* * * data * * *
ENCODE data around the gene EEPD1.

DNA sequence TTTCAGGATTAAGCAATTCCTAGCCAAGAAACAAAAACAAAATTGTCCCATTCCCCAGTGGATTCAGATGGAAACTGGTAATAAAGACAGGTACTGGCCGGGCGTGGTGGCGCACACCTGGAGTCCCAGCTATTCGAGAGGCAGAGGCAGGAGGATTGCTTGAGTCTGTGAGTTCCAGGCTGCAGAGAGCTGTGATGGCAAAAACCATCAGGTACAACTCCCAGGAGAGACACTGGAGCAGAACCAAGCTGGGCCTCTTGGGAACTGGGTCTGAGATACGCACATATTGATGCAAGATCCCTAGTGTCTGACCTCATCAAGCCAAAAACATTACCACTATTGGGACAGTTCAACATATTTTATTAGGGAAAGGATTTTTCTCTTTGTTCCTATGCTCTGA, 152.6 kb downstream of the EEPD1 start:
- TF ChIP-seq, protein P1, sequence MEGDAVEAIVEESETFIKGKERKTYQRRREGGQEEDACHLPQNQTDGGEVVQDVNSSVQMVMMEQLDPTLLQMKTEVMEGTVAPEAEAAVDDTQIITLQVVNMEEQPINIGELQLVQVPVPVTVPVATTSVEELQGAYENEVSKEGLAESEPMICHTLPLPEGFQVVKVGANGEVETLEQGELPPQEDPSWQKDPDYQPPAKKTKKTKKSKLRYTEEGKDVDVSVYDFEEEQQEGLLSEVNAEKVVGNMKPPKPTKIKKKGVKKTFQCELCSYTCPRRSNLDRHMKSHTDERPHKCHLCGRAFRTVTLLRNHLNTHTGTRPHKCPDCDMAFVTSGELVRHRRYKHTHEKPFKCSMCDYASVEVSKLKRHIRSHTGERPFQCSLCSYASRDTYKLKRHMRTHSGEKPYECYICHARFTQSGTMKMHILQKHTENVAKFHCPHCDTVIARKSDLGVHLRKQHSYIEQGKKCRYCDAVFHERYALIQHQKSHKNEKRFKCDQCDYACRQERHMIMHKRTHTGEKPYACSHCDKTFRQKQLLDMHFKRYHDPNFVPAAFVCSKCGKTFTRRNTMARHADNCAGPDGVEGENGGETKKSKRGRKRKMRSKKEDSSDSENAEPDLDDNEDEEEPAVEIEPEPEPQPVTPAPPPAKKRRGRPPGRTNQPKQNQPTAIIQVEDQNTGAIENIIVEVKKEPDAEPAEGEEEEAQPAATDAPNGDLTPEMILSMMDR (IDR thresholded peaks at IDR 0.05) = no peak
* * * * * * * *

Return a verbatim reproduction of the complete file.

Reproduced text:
ENCODE data around the gene EEPD1.

DNA sequence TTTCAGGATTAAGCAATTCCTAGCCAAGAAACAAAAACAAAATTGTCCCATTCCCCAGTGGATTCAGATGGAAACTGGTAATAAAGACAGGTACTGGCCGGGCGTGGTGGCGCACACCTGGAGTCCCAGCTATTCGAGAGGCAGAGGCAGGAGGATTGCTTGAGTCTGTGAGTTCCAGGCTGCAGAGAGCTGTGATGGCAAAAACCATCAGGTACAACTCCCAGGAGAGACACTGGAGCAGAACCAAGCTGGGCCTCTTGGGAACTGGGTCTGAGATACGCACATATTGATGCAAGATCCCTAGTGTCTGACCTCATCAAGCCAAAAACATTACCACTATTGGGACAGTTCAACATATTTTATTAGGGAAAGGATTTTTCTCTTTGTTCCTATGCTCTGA, 152.6 kb downstream of the EEPD1 start:
- TF ChIP-seq, protein P1, sequence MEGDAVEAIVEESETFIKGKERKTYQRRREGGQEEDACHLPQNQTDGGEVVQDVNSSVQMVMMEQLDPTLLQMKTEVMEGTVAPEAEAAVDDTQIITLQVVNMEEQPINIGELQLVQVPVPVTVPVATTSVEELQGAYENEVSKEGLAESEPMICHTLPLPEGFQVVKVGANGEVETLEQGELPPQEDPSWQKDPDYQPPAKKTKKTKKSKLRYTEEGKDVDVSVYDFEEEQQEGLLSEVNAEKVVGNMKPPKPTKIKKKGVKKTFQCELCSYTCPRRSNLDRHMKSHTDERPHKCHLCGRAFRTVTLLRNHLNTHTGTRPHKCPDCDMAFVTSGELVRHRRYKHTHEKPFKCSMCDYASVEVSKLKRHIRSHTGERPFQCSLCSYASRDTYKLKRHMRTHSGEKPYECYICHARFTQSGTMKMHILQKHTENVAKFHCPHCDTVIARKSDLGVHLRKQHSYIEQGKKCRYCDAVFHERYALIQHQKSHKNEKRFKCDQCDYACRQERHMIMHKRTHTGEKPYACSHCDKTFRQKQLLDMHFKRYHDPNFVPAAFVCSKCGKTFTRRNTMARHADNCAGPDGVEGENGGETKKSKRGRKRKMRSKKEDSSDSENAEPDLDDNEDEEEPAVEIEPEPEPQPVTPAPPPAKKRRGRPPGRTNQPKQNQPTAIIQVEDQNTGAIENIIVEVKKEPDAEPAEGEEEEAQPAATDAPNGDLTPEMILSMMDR (IDR thresholded peaks at IDR 0.05) = no peak